Open Office Hours for Supply Chain and Logistics Startups
Book a time using the link in the last paragraph!
We’ve all experienced supply chain disruptions over the past couple of years. First, it was the pandemic-induced toilet paper shortage. Then, computer chip shortages led to fewer new cars being produced. Used car prices reached all-time highs. Lumber, cream cheese, and baby formula shortages came and went. The New York Fed’s Global Supply Chain Pressure Index has never been higher.
Source: New York Fed
JP Morgan cites the Russia-Ukraine Conflict and Covid-19 lockdowns in China as major contributors. This summer has also seen increasingly extreme weather throwing another wrench into our fragile global supply chain. Massive heatwaves in China are prompting factory shutdowns and rolling blackouts. In Germany, the Rhine River’s water levels are so low that transporting vital goods through it may become difficult.
While some pressures like Covid-19 lockdowns will eventually abate, trends like climate change and extreme weather will persist. New supply chain pressures will also inevitably arise.
Every decision maker across the supply chain and logistics industry recognizes these challenges and is responding in many ways. New technology and business processes are helping to soften the impact of some of these challenges, but the pace of adoption is still behind many other industries.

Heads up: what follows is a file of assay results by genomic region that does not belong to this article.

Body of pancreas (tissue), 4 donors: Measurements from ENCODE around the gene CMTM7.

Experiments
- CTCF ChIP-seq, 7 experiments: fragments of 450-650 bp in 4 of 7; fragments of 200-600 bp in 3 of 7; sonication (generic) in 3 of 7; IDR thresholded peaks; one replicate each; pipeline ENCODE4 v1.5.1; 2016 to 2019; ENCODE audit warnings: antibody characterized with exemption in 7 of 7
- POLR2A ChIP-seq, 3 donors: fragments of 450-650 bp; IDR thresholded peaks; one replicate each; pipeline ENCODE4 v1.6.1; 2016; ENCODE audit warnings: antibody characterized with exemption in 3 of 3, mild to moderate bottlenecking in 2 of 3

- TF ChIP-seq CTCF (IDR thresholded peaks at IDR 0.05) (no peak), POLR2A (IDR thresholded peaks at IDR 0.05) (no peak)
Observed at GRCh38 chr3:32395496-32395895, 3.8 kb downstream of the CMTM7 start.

The need for supply chain transparency, resilience, and sustainability has given a boost to many startups in this space. We’ve seen a number of our portfolio companies rise to these new challenges. For example, Tive recently introduced the Tive Tag to better optimize cold chain shipments. Nuvocargo is bolstering trade at the US-Mexico border to offset challenges in other routes in our supply chain. The 2010s allowed tech unicorns like Flexport, Convoy, and Project44 to flourish. No doubt, the 2020s will see a new generation of supply chain and logistics heavyweights emerge.
Our interest in this sector stems not only from the tremendous impact it has on our day-to-day lives, but also arises from our focus on immigrant founders. Immigrant founders are uniquely positioned to tackle supply chain and logistics challenges. Many of these founders grew up learning about cross-border trade, customs, exchange rates, etc. They have networks that span multiple countries and understand what it takes to move goods across borders. Immigrants also contribute disproportionately to our supply chain and logistics workforce. They make up nearly 19% of US truck drivers, and we’ll need more of them to meet future demand.
I'd love to chat if you’re a founder solving supply chain and logistics challenges at the pre-seed/seed stage. I’ll be holding open office hours and you can grab a time here. Even if you’re not an immigrant, I can direct you to one of the many funds that we like to work with.